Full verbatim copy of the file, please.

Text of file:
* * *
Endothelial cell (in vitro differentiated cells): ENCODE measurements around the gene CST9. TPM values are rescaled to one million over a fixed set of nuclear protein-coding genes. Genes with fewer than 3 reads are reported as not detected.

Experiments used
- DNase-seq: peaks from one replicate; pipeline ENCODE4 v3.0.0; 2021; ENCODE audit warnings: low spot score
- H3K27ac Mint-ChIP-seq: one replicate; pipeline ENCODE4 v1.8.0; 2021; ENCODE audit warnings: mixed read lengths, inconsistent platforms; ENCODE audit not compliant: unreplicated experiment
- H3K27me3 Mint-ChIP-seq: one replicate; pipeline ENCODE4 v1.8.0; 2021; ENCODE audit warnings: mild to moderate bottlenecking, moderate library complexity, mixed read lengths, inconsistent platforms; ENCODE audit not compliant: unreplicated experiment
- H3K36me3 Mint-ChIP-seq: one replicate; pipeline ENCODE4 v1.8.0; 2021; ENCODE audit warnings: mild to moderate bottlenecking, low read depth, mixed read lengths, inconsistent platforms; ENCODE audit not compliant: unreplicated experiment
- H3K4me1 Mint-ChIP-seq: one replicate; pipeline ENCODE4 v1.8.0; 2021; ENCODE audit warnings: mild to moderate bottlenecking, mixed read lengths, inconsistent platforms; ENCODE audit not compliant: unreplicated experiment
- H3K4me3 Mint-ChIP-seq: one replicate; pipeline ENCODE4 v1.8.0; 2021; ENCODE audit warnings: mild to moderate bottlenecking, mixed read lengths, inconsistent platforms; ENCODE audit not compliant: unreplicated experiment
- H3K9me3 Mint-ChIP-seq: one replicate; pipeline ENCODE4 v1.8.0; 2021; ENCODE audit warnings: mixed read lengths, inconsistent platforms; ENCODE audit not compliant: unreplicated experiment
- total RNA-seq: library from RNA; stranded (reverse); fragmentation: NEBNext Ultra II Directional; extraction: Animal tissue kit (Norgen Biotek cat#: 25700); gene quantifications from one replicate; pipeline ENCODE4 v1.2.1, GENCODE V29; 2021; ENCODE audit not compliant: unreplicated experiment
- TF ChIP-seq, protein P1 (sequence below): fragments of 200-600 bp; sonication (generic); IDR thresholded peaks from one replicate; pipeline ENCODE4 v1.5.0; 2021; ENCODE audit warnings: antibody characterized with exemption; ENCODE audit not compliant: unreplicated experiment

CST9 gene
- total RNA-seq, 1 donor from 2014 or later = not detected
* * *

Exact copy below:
Endothelial cell (in vitro differentiated cells): ENCODE measurements around the gene CST9. TPM values are rescaled to one million over a fixed set of nuclear protein-coding genes. Genes with fewer than 3 reads are reported as not detected.

Experiments used
- DNase-seq: peaks from one replicate; pipeline ENCODE4 v3.0.0; 2021; ENCODE audit warnings: low spot score
- H3K27ac Mint-ChIP-seq: one replicate; pipeline ENCODE4 v1.8.0; 2021; ENCODE audit warnings: mixed read lengths, inconsistent platforms; ENCODE audit not compliant: unreplicated experiment
- H3K27me3 Mint-ChIP-seq: one replicate; pipeline ENCODE4 v1.8.0; 2021; ENCODE audit warnings: mild to moderate bottlenecking, moderate library complexity, mixed read lengths, inconsistent platforms; ENCODE audit not compliant: unreplicated experiment
- H3K36me3 Mint-ChIP-seq: one replicate; pipeline ENCODE4 v1.8.0; 2021; ENCODE audit warnings: mild to moderate bottlenecking, low read depth, mixed read lengths, inconsistent platforms; ENCODE audit not compliant: unreplicated experiment
- H3K4me1 Mint-ChIP-seq: one replicate; pipeline ENCODE4 v1.8.0; 2021; ENCODE audit warnings: mild to moderate bottlenecking, mixed read lengths, inconsistent platforms; ENCODE audit not compliant: unreplicated experiment
- H3K4me3 Mint-ChIP-seq: one replicate; pipeline ENCODE4 v1.8.0; 2021; ENCODE audit warnings: mild to moderate bottlenecking, mixed read lengths, inconsistent platforms; ENCODE audit not compliant: unreplicated experiment
- H3K9me3 Mint-ChIP-seq: one replicate; pipeline ENCODE4 v1.8.0; 2021; ENCODE audit warnings: mixed read lengths, inconsistent platforms; ENCODE audit not compliant: unreplicated experiment
- total RNA-seq: library from RNA; stranded (reverse); fragmentation: NEBNext Ultra II Directional; extraction: Animal tissue kit (Norgen Biotek cat#: 25700); gene quantifications from one replicate; pipeline ENCODE4 v1.2.1, GENCODE V29; 2021; ENCODE audit not compliant: unreplicated experiment
- TF ChIP-seq, protein P1 (sequence below): fragments of 200-600 bp; sonication (generic); IDR thresholded peaks from one replicate; pipeline ENCODE4 v1.5.0; 2021; ENCODE audit warnings: antibody characterized with exemption; ENCODE audit not compliant: unreplicated experiment

CST9 gene
- total RNA-seq, 1 donor from 2014 or later = not detected